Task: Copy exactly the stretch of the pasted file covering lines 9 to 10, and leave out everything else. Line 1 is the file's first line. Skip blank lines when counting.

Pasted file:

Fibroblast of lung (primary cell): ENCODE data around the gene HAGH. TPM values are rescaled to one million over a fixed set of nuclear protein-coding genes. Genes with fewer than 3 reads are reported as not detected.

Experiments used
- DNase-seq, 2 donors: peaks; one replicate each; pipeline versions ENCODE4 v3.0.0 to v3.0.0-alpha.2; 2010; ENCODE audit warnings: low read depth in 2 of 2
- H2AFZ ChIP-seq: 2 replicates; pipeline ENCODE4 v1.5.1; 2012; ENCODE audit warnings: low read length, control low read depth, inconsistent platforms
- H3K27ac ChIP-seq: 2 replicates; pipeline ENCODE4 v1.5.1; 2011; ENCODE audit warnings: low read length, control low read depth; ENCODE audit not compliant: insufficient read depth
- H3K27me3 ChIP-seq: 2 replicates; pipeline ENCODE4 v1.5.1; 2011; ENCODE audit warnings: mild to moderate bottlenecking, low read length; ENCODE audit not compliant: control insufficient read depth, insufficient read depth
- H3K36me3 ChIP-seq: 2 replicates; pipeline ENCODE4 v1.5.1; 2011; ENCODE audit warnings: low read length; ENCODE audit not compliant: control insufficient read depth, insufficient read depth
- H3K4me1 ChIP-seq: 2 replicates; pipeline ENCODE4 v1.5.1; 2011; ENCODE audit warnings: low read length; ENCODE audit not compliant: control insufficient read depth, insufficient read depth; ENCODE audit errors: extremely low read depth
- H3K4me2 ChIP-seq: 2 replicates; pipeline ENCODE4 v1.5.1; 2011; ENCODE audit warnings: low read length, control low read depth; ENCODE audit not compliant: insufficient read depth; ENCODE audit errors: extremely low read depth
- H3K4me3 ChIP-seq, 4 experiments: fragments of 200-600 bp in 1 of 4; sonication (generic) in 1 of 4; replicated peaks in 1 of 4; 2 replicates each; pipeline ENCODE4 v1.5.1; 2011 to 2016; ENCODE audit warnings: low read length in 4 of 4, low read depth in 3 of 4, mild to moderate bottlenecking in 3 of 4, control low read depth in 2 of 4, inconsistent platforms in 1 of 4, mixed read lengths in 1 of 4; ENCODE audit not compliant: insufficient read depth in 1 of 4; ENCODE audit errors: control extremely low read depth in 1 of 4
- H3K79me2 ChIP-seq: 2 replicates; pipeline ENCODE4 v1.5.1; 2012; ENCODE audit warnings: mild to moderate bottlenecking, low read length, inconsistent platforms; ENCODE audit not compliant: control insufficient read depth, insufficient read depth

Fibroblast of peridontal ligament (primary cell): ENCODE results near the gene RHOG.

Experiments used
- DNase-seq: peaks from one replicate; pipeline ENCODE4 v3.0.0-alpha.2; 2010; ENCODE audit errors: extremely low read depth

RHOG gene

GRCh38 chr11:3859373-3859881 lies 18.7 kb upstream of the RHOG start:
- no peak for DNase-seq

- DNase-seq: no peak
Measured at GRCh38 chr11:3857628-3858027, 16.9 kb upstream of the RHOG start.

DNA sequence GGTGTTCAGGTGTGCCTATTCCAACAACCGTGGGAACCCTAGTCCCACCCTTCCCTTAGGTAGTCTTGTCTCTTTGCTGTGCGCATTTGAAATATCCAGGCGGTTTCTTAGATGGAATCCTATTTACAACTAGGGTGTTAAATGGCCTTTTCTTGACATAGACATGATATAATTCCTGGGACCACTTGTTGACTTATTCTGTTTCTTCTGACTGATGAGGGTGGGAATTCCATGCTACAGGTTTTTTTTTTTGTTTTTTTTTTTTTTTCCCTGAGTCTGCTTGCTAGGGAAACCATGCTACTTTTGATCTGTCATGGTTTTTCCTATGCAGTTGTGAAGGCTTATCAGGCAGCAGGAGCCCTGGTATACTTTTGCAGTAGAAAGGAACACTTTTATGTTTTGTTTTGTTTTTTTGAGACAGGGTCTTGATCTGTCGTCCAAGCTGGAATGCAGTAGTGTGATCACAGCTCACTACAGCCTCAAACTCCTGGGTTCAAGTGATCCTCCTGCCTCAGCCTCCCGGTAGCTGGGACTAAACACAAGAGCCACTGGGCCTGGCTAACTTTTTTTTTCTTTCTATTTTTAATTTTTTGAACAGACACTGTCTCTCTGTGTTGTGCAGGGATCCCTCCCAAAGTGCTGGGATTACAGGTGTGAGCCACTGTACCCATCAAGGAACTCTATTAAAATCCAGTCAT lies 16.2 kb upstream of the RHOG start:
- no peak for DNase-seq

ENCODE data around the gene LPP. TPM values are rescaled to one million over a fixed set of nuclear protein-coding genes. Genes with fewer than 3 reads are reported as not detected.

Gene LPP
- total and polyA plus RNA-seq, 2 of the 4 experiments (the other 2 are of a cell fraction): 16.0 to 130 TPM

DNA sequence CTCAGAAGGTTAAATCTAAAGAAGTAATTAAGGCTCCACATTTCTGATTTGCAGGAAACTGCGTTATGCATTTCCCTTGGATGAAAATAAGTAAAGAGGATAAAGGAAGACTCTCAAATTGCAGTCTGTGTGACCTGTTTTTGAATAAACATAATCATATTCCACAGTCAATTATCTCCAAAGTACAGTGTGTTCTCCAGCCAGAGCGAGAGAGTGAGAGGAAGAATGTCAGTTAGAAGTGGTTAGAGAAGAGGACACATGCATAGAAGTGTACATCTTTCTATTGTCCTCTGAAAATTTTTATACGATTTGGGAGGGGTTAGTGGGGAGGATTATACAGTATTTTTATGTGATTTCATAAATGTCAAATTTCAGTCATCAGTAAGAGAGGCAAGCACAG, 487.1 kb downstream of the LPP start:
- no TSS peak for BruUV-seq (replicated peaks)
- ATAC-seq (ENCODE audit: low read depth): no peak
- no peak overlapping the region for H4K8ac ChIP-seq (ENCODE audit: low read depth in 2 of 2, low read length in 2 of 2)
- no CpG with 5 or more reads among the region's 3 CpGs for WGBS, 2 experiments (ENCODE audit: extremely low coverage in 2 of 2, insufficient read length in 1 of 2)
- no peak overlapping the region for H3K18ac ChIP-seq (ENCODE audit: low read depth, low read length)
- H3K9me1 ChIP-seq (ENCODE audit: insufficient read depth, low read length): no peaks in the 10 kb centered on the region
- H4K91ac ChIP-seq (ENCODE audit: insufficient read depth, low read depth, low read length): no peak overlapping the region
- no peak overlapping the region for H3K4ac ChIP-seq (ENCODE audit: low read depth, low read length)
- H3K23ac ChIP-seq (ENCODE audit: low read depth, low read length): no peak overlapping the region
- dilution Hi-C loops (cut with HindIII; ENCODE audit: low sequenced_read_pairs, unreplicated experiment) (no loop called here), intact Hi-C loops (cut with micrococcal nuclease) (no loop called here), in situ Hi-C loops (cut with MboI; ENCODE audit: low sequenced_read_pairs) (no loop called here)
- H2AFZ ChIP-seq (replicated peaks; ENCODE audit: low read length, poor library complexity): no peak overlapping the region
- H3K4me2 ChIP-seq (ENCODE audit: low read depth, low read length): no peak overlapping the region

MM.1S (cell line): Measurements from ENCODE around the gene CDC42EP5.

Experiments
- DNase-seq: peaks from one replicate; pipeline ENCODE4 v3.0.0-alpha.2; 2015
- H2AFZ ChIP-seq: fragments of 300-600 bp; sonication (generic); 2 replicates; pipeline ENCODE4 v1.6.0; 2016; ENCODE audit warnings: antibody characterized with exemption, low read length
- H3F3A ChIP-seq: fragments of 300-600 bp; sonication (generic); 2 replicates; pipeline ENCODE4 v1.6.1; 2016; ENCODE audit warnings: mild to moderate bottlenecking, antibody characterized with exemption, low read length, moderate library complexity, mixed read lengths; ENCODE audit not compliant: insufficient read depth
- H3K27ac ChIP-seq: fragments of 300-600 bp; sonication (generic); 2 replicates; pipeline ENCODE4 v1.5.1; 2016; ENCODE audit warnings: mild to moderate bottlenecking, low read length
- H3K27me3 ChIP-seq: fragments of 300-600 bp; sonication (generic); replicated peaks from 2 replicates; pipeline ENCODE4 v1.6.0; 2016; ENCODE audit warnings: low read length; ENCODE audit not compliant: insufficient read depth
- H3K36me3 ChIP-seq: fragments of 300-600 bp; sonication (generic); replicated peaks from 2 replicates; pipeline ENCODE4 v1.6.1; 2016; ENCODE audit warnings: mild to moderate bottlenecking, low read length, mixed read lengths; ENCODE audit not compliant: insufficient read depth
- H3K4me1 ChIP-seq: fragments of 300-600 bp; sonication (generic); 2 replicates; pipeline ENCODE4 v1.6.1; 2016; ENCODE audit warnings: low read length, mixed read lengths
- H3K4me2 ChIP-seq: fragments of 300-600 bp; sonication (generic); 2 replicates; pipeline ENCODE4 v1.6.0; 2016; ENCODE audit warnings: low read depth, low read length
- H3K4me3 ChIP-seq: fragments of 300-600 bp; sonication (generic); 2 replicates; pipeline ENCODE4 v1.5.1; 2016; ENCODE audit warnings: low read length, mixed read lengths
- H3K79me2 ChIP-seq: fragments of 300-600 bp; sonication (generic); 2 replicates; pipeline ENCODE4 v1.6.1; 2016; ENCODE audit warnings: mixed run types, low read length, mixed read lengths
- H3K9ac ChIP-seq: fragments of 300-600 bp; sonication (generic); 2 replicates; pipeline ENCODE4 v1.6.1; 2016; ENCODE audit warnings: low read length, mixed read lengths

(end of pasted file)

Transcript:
- H3K4me2 ChIP-seq: 2 replicates; pipeline ENCODE4 v1.5.1; 2011; ENCODE audit warnings: low read length, control low read depth; ENCODE audit not compliant: insufficient read depth; ENCODE audit errors: extremely low read depth
- H3K4me3 ChIP-seq, 4 experiments: fragments of 200-600 bp in 1 of 4; sonication (generic) in 1 of 4; replicated peaks in 1 of 4; 2 replicates each; pipeline ENCODE4 v1.5.1; 2011 to 2016; ENCODE audit warnings: low read length in 4 of 4, low read depth in 3 of 4, mild to moderate bottlenecking in 3 of 4, control low read depth in 2 of 4, inconsistent platforms in 1 of 4, mixed read lengths in 1 of 4; ENCODE audit not compliant: insufficient read depth in 1 of 4; ENCODE audit errors: control extremely low read depth in 1 of 4